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My Father

I just left my parents apartment on the Upper East Side of Manhattan.   My father is 82 and in failing health.  My mom is 79, the caretaker, and tired.

My dad worked until he was 80, when open heart surgery forced his retirement.  He traveled the world into his late seventies,  In two short years so much has changed.

This is not a unique story.  People grow old, but somehow you always feel like your family is immune to this.   My dad was a very vital man.  

Although I don't think that he graduated from High School, he's far more educated then the average College Graduate.

Dad was born in Queens, to a wonderful Russian mother and a very obstinate and difficult Polish father.  In Richmond Hill in the 1930's and 1940's there weren't many Jewish people.  In fact family legend has it that he was the only Jewish kid in his school.  Because of the rampant Anti-Semitism of the times he was left out of most activities.  

In 1945 he enlisted in the Navy.  He spent most of his military time in San Diego.  He's never spoken much about the experience.  When he came home he went to work for his father and met my mother.  They were married in 1948.

My Grandfather was a tough man.  He was a merchant.  Although his primary line was sporting goods, at one time or another he sold school supplies, juvenile equipment, toys, bedding, books.   You name it,  my father and grandfather sold it.  They all lived above the store in Woodhaven.  Not easy, my grandfather was meddlesome and my mother was and is a tough lady.

My sister was born in 1951, my brother in 1952 and me in 1956.  We lived in that small apartment above the store until September 1957.

I grew up with a father who sold toys, sporting goods and eventually owned a store where he sold exclusively Schwinn Bicycles.   The dream of most children.  By the way, the Schwinns were not fond of Jews either.

My Dad could fix anything.  A trait that is not genetic.  I'm not sure which end of a hammer to use.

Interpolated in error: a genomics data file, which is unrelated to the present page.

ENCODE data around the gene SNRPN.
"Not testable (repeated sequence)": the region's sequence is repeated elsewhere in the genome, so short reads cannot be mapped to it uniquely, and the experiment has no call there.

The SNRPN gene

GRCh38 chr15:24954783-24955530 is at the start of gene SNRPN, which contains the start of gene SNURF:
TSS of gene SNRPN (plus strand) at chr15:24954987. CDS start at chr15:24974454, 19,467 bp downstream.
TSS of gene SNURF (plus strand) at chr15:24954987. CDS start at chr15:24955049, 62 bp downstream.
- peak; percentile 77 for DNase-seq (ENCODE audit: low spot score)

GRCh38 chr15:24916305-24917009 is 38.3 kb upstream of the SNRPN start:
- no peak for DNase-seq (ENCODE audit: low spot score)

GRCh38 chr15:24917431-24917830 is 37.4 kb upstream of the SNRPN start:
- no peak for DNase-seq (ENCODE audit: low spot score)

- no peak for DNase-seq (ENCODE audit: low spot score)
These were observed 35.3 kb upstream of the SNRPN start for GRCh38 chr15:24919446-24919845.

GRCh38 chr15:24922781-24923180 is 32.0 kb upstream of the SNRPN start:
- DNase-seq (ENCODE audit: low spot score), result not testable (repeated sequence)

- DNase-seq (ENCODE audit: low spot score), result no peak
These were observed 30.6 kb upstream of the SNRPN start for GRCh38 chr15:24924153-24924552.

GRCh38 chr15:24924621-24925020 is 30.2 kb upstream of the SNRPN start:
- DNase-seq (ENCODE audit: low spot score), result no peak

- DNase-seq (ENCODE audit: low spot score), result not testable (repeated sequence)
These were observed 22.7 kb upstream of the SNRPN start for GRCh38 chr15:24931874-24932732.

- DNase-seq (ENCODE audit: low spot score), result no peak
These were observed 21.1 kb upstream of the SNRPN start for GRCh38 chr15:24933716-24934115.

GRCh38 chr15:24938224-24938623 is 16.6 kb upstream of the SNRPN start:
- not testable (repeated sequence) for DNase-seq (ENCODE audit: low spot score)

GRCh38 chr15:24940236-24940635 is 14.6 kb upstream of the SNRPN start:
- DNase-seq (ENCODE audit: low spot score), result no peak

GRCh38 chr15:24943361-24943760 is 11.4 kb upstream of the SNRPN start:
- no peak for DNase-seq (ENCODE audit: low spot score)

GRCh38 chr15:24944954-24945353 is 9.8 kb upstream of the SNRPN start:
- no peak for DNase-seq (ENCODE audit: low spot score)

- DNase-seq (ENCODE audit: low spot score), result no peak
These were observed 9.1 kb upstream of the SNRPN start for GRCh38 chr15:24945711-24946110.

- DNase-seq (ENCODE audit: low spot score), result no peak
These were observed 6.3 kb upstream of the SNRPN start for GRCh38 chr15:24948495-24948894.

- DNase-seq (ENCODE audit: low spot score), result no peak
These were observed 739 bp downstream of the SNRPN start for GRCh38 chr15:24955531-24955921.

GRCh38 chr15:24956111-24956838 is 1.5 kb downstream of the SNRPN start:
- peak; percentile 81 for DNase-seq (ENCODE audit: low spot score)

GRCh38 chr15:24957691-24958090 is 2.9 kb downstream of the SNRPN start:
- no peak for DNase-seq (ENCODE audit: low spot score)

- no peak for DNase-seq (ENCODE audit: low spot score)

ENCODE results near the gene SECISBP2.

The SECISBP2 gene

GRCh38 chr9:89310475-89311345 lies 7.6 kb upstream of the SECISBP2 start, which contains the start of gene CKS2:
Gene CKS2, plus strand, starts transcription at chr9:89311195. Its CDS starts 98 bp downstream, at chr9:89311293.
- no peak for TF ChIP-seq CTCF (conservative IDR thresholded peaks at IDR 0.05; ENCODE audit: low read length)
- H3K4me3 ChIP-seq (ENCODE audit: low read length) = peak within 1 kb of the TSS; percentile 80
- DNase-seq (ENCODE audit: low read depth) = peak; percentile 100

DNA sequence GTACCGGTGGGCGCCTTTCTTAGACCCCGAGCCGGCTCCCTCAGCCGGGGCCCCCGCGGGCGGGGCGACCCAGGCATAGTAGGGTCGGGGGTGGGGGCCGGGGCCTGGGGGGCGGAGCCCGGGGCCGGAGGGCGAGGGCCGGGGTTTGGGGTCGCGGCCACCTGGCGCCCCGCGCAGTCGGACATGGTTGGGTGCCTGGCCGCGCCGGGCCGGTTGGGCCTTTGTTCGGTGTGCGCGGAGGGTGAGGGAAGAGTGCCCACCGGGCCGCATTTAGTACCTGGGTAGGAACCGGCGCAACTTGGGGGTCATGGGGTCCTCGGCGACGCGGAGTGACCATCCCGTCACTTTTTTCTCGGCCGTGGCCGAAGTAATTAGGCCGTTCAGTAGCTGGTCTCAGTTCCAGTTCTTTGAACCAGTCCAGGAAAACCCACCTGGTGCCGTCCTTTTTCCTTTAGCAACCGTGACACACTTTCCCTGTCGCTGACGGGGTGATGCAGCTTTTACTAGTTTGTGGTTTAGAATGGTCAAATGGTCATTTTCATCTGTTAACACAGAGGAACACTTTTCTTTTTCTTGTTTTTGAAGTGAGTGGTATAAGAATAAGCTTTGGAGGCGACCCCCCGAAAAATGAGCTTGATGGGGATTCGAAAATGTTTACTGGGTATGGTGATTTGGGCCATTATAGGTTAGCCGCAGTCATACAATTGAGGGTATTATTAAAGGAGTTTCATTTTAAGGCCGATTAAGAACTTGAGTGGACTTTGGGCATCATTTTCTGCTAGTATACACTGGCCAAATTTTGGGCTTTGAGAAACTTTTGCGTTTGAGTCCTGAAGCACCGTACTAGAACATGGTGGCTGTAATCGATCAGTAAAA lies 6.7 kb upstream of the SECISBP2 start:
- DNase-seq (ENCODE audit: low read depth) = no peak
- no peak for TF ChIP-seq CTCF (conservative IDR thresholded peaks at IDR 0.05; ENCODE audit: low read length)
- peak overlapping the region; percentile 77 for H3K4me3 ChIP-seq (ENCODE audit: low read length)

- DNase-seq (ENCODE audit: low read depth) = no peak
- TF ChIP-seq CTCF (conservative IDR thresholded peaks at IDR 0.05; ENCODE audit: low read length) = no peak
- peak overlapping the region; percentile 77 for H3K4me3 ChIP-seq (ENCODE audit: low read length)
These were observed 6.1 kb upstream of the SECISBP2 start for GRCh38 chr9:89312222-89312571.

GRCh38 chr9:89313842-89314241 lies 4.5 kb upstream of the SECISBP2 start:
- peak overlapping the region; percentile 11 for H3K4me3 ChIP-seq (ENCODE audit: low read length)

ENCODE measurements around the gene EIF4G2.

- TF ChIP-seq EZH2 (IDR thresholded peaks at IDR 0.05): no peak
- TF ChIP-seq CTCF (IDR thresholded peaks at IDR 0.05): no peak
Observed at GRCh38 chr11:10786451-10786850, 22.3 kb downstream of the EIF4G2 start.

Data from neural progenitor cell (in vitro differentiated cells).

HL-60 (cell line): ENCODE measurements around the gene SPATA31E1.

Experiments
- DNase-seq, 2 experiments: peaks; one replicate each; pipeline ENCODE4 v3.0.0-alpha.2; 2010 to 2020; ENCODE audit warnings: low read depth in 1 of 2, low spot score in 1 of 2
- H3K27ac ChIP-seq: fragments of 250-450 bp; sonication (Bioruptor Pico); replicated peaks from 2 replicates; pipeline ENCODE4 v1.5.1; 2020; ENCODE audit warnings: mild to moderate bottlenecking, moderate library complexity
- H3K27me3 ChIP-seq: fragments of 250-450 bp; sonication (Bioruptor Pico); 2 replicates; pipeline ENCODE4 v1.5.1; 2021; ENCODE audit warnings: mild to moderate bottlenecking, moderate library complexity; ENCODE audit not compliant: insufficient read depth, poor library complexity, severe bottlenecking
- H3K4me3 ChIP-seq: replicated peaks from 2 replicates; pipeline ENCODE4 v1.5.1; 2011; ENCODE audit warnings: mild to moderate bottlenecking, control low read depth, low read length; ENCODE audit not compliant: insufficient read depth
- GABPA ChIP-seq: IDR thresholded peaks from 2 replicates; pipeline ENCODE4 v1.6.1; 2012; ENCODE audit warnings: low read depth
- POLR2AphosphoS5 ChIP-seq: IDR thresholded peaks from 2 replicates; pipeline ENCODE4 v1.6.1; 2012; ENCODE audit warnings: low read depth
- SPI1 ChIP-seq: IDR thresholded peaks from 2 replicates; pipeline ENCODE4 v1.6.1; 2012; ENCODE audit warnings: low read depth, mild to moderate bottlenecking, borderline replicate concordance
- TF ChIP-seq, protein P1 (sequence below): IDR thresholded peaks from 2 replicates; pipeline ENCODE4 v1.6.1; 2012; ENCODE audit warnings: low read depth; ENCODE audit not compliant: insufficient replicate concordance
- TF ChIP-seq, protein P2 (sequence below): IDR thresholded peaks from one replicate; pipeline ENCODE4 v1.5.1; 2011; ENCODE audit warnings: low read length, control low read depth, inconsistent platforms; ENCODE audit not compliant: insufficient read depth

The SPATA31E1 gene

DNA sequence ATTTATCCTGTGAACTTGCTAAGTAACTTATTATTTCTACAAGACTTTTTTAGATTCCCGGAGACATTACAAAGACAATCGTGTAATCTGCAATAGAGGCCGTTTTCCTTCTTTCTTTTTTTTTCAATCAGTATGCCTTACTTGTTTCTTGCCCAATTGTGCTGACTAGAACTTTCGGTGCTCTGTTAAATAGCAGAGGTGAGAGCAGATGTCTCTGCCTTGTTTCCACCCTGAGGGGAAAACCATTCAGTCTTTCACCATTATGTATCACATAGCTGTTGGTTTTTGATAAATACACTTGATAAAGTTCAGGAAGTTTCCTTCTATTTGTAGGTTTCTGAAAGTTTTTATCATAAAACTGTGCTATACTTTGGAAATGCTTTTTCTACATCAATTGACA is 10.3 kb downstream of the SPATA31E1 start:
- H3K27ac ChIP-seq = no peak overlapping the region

It was a great home to grow up in..  Education was the priority.  Theirs not mine.  Politics were freely discussed in the house.  It still is.  My niece is always afraid of being trapped in the corner of the dinner table.  She calls it "The Black Hole of Politics."

My mom was and is and old time Liberal.  I'll bet that if asked, she'll still say her favorite candidate was Adlai Stevenson.   My Dad couldn't be labeled.  He's a staunch Democrat who initially supported Vietnam.  By 1968 he was vehemently opposed to that war, and has been opposed to every war since.  When we brought home dates, the first question wasn't is he or she Jewish, it was does he or she vote Democratic.

In 1979 my father got out of the business and took a job as the national representative for a growing corporation.  His life changed.  He and my mother traveled the world.  They were and are truly are life mates.

My Dad never hit us.  He didn't believe in hitting.   He also never touched a cigarette.  His distaste for the habit was so great that I too have never touched a cigarette.

I love my Dad, dearly.  He now walks with a walker.  His short term memory is fading. Sometimes when I see him he barely speaks.  My mom says that he's not depressed and I believe her.

I know that this is all a part of life.  It doesn't make it any easier.



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